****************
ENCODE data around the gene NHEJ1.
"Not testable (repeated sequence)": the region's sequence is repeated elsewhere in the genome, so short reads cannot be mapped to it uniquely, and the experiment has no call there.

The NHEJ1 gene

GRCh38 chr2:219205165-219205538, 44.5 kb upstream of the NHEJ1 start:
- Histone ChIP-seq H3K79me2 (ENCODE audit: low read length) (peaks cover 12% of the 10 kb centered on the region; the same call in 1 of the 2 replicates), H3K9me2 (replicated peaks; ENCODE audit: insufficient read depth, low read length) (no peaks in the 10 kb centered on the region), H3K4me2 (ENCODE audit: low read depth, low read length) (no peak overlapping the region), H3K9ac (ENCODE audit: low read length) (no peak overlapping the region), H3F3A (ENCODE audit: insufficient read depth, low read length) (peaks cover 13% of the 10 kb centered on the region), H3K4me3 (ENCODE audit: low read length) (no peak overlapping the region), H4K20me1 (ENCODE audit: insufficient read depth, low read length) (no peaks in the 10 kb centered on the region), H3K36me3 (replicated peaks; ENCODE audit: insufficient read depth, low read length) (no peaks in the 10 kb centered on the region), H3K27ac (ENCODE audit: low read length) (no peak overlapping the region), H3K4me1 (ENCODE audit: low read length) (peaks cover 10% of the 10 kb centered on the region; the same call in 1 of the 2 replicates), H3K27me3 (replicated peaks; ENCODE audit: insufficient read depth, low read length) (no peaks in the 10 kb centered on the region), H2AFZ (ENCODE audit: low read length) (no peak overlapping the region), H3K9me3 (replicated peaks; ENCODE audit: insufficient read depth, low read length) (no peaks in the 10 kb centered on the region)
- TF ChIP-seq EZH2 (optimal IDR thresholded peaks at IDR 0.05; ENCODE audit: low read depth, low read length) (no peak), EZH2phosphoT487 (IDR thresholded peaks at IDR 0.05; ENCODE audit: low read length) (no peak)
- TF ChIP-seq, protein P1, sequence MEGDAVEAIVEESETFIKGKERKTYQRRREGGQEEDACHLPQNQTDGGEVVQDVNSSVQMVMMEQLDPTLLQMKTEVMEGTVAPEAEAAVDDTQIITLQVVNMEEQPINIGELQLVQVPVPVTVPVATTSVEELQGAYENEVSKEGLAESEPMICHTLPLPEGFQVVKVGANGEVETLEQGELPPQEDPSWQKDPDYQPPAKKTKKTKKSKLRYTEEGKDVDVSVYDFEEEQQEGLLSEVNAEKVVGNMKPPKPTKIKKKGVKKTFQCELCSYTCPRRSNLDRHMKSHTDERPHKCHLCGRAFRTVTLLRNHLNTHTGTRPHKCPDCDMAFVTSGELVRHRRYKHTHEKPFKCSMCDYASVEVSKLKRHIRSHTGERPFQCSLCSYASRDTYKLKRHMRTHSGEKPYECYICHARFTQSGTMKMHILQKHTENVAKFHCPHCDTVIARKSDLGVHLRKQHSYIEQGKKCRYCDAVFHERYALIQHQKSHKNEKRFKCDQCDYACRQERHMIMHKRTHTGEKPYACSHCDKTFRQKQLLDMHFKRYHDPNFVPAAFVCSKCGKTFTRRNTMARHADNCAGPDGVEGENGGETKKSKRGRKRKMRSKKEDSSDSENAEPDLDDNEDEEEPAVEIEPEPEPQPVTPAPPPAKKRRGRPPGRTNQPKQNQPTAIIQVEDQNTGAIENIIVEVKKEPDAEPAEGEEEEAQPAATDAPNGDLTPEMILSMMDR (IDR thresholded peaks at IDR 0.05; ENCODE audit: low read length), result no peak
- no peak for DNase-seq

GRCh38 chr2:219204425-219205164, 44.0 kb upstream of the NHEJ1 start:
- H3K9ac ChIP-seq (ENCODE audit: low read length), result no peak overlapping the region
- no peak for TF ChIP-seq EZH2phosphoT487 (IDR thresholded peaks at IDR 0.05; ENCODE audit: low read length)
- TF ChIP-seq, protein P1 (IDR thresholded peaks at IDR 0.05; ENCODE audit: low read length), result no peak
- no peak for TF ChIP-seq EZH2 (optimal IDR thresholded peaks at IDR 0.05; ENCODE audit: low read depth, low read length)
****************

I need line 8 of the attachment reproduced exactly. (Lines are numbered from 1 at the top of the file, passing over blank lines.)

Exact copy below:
- no peak for DNase-seq